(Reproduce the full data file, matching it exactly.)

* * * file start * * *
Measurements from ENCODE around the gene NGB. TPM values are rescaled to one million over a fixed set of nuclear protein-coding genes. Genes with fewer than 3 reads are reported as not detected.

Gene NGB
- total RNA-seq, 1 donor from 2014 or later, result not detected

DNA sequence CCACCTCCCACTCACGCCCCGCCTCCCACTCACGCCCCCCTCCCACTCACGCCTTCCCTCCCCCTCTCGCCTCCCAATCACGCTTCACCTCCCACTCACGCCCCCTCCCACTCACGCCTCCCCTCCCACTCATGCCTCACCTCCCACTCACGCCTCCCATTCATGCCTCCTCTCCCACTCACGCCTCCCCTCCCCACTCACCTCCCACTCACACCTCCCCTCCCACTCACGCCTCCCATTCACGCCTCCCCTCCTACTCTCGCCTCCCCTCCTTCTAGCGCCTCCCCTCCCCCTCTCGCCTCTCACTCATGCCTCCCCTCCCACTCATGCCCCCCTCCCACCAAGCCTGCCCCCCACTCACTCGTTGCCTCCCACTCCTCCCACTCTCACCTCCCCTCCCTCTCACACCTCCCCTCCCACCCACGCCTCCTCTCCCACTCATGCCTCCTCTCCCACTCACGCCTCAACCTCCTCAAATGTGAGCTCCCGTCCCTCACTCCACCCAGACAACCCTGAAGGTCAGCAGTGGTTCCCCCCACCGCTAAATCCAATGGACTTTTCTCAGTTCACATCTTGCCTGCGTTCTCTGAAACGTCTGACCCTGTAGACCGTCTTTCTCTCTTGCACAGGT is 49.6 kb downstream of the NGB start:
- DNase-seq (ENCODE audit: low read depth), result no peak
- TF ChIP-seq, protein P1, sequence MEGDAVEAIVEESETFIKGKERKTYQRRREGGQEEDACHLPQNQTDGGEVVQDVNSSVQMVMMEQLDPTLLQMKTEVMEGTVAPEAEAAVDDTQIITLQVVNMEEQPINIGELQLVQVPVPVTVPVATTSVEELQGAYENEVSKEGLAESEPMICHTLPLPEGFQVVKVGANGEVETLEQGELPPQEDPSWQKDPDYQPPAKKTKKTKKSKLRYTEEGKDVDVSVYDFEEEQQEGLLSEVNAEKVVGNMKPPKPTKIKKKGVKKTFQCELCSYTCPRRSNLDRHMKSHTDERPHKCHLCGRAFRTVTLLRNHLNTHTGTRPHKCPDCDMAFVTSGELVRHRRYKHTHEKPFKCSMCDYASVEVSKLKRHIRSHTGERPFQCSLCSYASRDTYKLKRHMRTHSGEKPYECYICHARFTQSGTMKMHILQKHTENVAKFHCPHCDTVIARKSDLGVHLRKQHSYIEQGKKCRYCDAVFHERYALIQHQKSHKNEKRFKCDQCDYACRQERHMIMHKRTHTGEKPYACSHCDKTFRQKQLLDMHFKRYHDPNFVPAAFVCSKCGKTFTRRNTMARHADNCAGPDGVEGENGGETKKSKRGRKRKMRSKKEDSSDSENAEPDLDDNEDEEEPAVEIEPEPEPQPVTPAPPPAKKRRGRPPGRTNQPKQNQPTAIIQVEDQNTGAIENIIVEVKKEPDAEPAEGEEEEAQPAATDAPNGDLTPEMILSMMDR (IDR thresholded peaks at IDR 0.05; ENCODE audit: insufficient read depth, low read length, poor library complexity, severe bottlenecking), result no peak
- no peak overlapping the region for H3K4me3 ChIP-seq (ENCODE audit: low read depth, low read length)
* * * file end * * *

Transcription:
Measurements from ENCODE around the gene NGB. TPM values are rescaled to one million over a fixed set of nuclear protein-coding genes. Genes with fewer than 3 reads are reported as not detected.

Gene NGB
- total RNA-seq, 1 donor from 2014 or later, result not detected

DNA sequence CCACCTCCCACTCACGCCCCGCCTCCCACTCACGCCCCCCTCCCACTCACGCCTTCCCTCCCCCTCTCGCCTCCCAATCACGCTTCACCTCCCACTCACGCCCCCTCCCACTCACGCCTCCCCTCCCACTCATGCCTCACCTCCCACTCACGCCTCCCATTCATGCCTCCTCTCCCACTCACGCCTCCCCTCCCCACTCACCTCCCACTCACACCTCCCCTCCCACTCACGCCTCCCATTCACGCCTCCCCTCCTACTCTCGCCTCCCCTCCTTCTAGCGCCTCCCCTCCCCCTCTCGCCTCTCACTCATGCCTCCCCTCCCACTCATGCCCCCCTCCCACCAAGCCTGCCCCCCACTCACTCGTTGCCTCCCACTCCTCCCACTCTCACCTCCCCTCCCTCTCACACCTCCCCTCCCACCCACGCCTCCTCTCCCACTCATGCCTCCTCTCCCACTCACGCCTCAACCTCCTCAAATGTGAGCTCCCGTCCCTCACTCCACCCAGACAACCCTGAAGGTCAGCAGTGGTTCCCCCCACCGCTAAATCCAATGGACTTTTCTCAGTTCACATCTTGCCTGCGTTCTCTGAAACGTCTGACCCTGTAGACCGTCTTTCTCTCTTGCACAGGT is 49.6 kb downstream of the NGB start:
- DNase-seq (ENCODE audit: low read depth), result no peak
- TF ChIP-seq, protein P1, sequence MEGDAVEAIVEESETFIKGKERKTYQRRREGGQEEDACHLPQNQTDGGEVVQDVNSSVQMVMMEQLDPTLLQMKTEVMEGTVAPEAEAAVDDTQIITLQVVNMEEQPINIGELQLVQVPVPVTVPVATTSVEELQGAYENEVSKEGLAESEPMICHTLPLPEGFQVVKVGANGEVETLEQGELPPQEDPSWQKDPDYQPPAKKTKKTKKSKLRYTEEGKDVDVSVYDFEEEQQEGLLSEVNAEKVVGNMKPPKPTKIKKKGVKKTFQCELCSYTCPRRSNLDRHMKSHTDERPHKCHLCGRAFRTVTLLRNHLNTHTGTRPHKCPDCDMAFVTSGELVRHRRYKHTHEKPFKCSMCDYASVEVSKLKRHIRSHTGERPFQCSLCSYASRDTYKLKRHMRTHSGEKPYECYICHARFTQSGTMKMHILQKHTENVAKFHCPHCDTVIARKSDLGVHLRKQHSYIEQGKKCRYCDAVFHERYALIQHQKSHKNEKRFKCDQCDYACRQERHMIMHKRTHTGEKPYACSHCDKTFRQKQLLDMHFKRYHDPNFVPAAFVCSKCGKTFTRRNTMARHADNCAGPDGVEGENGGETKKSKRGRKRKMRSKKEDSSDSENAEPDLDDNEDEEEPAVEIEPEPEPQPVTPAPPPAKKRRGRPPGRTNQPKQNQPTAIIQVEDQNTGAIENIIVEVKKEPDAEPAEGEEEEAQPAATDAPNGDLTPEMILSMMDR (IDR thresholded peaks at IDR 0.05; ENCODE audit: insufficient read depth, low read length, poor library complexity, severe bottlenecking), result no peak
- no peak overlapping the region for H3K4me3 ChIP-seq (ENCODE audit: low read depth, low read length)